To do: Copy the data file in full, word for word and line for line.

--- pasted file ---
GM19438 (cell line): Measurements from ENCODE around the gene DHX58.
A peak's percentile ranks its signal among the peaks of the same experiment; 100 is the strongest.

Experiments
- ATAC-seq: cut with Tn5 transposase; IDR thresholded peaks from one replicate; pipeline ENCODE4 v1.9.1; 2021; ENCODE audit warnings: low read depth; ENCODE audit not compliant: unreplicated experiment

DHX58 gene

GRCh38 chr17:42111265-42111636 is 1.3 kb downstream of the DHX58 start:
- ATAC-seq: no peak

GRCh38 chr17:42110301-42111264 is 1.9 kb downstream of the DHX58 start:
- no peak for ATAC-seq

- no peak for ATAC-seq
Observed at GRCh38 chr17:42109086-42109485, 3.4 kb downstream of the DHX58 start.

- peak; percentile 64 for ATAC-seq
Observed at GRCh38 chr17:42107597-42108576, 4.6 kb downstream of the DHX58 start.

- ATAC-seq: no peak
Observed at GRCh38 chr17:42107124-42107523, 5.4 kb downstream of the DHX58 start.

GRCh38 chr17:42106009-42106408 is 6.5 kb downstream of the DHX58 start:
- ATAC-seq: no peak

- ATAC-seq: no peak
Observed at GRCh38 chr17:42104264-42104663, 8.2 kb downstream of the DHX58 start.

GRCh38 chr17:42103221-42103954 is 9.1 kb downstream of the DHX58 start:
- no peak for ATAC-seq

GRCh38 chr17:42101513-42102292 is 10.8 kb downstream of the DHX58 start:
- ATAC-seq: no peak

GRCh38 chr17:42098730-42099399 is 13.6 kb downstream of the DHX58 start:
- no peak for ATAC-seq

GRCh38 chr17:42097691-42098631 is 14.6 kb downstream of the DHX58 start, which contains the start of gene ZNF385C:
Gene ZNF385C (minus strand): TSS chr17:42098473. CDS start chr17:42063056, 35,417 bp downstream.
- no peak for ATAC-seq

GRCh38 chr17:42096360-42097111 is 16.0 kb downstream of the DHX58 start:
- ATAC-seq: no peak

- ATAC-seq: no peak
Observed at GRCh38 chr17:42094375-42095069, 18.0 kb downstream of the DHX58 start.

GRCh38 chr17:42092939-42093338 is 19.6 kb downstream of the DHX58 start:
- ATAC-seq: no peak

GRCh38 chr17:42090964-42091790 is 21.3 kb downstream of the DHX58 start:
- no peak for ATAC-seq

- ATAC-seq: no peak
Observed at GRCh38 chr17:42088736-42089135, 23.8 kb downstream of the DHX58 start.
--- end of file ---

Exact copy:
GM19438 (cell line): Measurements from ENCODE around the gene DHX58.
A peak's percentile ranks its signal among the peaks of the same experiment; 100 is the strongest.

Experiments
- ATAC-seq: cut with Tn5 transposase; IDR thresholded peaks from one replicate; pipeline ENCODE4 v1.9.1; 2021; ENCODE audit warnings: low read depth; ENCODE audit not compliant: unreplicated experiment

DHX58 gene

GRCh38 chr17:42111265-42111636 is 1.3 kb downstream of the DHX58 start:
- ATAC-seq: no peak

GRCh38 chr17:42110301-42111264 is 1.9 kb downstream of the DHX58 start:
- no peak for ATAC-seq

- no peak for ATAC-seq
Observed at GRCh38 chr17:42109086-42109485, 3.4 kb downstream of the DHX58 start.

- peak; percentile 64 for ATAC-seq
Observed at GRCh38 chr17:42107597-42108576, 4.6 kb downstream of the DHX58 start.

- ATAC-seq: no peak
Observed at GRCh38 chr17:42107124-42107523, 5.4 kb downstream of the DHX58 start.

GRCh38 chr17:42106009-42106408 is 6.5 kb downstream of the DHX58 start:
- ATAC-seq: no peak

- ATAC-seq: no peak
Observed at GRCh38 chr17:42104264-42104663, 8.2 kb downstream of the DHX58 start.

GRCh38 chr17:42103221-42103954 is 9.1 kb downstream of the DHX58 start:
- no peak for ATAC-seq

GRCh38 chr17:42101513-42102292 is 10.8 kb downstream of the DHX58 start:
- ATAC-seq: no peak

GRCh38 chr17:42098730-42099399 is 13.6 kb downstream of the DHX58 start:
- no peak for ATAC-seq

GRCh38 chr17:42097691-42098631 is 14.6 kb downstream of the DHX58 start, which contains the start of gene ZNF385C:
Gene ZNF385C (minus strand): TSS chr17:42098473. CDS start chr17:42063056, 35,417 bp downstream.
- no peak for ATAC-seq

GRCh38 chr17:42096360-42097111 is 16.0 kb downstream of the DHX58 start:
- ATAC-seq: no peak

- ATAC-seq: no peak
Observed at GRCh38 chr17:42094375-42095069, 18.0 kb downstream of the DHX58 start.

GRCh38 chr17:42092939-42093338 is 19.6 kb downstream of the DHX58 start:
- ATAC-seq: no peak

GRCh38 chr17:42090964-42091790 is 21.3 kb downstream of the DHX58 start:
- no peak for ATAC-seq

- ATAC-seq: no peak
Observed at GRCh38 chr17:42088736-42089135, 23.8 kb downstream of the DHX58 start.